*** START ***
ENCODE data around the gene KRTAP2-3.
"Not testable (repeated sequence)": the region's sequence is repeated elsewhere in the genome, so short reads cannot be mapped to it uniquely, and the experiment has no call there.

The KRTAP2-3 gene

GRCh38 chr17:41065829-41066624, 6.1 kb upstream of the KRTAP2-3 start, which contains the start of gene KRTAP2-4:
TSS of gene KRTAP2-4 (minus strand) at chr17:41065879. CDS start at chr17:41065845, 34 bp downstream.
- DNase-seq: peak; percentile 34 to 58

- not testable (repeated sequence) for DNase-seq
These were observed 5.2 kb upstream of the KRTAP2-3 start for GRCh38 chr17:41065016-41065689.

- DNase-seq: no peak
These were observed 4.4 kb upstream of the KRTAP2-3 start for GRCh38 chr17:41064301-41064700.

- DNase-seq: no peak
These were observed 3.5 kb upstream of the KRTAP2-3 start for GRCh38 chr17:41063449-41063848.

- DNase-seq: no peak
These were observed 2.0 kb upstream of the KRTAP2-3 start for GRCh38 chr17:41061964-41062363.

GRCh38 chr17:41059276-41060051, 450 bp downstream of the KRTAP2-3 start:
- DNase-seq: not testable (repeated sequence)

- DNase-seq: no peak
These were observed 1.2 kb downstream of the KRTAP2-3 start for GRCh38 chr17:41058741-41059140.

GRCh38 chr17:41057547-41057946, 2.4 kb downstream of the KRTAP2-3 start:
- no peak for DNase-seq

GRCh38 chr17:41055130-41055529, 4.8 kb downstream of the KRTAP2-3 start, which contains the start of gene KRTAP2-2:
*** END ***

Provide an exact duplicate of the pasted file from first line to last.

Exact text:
ENCODE data around the gene KRTAP2-3.
"Not testable (repeated sequence)": the region's sequence is repeated elsewhere in the genome, so short reads cannot be mapped to it uniquely, and the experiment has no call there.

The KRTAP2-3 gene

GRCh38 chr17:41065829-41066624, 6.1 kb upstream of the KRTAP2-3 start, which contains the start of gene KRTAP2-4:
TSS of gene KRTAP2-4 (minus strand) at chr17:41065879. CDS start at chr17:41065845, 34 bp downstream.
- DNase-seq: peak; percentile 34 to 58

- not testable (repeated sequence) for DNase-seq
These were observed 5.2 kb upstream of the KRTAP2-3 start for GRCh38 chr17:41065016-41065689.

- DNase-seq: no peak
These were observed 4.4 kb upstream of the KRTAP2-3 start for GRCh38 chr17:41064301-41064700.

- DNase-seq: no peak
These were observed 3.5 kb upstream of the KRTAP2-3 start for GRCh38 chr17:41063449-41063848.

- DNase-seq: no peak
These were observed 2.0 kb upstream of the KRTAP2-3 start for GRCh38 chr17:41061964-41062363.

GRCh38 chr17:41059276-41060051, 450 bp downstream of the KRTAP2-3 start:
- DNase-seq: not testable (repeated sequence)

- DNase-seq: no peak
These were observed 1.2 kb downstream of the KRTAP2-3 start for GRCh38 chr17:41058741-41059140.

GRCh38 chr17:41057547-41057946, 2.4 kb downstream of the KRTAP2-3 start:
- no peak for DNase-seq

GRCh38 chr17:41055130-41055529, 4.8 kb downstream of the KRTAP2-3 start, which contains the start of gene KRTAP2-2: